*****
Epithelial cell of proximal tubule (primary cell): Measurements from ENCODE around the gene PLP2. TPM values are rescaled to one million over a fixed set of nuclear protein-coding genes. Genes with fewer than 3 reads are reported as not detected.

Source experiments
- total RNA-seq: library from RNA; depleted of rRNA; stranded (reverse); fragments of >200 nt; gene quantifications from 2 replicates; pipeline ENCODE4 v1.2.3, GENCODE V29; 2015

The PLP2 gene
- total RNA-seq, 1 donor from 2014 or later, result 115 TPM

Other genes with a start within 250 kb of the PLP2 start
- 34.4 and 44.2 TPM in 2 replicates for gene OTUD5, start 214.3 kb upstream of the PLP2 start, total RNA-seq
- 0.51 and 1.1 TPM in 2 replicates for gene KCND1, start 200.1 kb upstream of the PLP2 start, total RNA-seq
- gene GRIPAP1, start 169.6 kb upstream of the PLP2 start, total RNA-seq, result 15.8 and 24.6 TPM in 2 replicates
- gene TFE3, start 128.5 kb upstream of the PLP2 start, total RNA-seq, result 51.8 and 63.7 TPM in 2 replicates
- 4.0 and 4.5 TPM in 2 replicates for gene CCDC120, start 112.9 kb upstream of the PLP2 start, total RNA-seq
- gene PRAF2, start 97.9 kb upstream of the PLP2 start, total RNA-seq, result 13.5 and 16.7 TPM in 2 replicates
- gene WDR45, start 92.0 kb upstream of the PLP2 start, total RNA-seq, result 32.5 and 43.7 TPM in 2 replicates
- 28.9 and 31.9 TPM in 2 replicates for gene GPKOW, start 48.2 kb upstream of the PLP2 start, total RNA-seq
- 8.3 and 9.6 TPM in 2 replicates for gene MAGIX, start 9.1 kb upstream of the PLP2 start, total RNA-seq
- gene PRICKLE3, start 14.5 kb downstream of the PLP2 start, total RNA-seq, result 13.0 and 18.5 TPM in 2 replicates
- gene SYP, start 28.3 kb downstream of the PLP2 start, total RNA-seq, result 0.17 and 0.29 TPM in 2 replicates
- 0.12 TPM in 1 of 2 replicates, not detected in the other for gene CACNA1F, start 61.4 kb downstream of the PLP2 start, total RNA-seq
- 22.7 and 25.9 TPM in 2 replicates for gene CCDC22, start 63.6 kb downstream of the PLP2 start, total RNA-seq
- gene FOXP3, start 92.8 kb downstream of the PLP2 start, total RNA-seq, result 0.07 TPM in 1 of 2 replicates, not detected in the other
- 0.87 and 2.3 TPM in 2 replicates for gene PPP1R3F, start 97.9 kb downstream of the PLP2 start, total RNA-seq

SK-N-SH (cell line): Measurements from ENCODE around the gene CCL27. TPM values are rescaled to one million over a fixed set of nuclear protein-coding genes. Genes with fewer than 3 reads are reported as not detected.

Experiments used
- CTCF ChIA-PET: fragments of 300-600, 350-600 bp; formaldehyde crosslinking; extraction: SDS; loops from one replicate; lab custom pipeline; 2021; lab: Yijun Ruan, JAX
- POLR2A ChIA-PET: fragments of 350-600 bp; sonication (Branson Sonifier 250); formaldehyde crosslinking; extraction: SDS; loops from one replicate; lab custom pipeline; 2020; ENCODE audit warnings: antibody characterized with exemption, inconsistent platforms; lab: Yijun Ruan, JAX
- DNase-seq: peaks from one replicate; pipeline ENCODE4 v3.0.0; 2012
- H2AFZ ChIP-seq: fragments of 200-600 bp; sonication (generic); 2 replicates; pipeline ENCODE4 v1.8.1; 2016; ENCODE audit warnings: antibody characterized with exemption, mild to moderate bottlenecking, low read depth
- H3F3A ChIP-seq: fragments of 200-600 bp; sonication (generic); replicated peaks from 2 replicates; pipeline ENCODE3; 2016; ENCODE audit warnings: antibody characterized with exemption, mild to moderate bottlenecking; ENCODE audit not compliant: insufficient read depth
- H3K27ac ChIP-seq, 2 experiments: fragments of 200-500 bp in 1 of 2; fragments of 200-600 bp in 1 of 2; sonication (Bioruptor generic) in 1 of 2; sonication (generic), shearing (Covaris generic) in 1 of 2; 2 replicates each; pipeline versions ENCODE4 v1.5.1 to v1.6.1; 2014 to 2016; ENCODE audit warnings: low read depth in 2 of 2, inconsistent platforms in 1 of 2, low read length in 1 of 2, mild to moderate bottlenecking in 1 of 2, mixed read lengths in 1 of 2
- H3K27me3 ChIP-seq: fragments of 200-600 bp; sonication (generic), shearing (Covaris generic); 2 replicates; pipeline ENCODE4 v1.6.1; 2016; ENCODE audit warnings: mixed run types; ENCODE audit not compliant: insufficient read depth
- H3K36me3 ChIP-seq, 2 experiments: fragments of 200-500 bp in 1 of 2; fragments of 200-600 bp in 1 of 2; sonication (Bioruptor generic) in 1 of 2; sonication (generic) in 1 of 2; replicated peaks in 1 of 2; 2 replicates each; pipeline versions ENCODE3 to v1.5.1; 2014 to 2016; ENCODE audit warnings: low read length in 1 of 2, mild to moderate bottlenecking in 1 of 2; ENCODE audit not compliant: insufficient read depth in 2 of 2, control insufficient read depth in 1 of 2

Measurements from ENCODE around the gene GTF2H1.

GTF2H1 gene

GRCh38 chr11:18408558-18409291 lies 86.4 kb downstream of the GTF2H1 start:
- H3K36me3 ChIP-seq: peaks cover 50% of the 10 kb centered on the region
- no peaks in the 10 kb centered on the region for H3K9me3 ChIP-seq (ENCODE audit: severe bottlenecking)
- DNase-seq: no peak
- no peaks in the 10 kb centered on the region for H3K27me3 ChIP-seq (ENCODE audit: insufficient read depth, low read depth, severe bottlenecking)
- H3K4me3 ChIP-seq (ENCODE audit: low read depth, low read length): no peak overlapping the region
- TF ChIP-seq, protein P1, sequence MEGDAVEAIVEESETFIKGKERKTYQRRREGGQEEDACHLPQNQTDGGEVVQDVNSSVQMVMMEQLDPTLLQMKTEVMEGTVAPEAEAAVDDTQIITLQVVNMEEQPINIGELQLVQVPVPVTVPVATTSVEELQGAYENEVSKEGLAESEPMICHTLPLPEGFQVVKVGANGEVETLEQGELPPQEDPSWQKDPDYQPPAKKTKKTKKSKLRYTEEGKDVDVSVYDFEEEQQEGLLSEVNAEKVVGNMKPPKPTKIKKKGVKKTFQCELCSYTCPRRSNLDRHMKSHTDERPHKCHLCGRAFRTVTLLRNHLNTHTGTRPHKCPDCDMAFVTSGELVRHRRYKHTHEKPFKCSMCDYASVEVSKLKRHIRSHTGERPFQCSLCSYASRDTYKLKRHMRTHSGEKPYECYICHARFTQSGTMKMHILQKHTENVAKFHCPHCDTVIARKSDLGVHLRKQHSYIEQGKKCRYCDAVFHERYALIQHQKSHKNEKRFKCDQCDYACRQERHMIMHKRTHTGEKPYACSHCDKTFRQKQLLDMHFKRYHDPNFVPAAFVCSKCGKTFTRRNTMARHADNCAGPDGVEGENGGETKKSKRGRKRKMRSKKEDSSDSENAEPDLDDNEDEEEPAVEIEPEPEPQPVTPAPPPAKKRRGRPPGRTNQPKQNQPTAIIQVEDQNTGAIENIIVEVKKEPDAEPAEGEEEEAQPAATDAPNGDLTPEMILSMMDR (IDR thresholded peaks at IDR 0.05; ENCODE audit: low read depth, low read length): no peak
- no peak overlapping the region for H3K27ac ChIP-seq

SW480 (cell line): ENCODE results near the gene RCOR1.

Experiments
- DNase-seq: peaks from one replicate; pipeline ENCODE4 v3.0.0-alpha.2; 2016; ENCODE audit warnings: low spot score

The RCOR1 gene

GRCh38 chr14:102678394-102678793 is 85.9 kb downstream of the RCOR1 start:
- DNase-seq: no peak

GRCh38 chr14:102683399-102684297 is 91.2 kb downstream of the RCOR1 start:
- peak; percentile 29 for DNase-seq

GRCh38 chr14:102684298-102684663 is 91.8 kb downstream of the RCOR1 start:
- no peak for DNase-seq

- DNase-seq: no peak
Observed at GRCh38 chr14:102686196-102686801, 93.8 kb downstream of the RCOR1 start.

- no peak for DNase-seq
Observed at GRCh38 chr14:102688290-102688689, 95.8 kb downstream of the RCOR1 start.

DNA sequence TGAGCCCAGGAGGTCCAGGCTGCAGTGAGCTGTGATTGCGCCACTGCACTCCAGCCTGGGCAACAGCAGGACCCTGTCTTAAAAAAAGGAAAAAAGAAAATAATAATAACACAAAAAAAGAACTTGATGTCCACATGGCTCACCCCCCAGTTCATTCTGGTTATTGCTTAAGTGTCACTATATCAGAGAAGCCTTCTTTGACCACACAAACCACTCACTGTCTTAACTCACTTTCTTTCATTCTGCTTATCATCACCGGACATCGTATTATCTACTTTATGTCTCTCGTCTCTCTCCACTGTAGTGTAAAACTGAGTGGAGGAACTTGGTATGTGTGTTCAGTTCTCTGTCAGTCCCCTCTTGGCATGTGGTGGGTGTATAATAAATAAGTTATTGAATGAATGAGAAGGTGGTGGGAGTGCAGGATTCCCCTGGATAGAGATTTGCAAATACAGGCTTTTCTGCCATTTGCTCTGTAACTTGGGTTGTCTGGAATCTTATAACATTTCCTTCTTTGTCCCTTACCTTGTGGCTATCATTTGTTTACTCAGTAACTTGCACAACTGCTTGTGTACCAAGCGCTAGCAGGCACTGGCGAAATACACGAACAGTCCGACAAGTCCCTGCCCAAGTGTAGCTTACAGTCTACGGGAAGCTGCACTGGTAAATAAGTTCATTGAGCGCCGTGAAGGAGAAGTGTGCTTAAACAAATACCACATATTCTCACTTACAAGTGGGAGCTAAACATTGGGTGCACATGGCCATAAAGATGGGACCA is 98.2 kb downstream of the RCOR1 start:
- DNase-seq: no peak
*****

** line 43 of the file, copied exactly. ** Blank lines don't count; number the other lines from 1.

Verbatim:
Experiments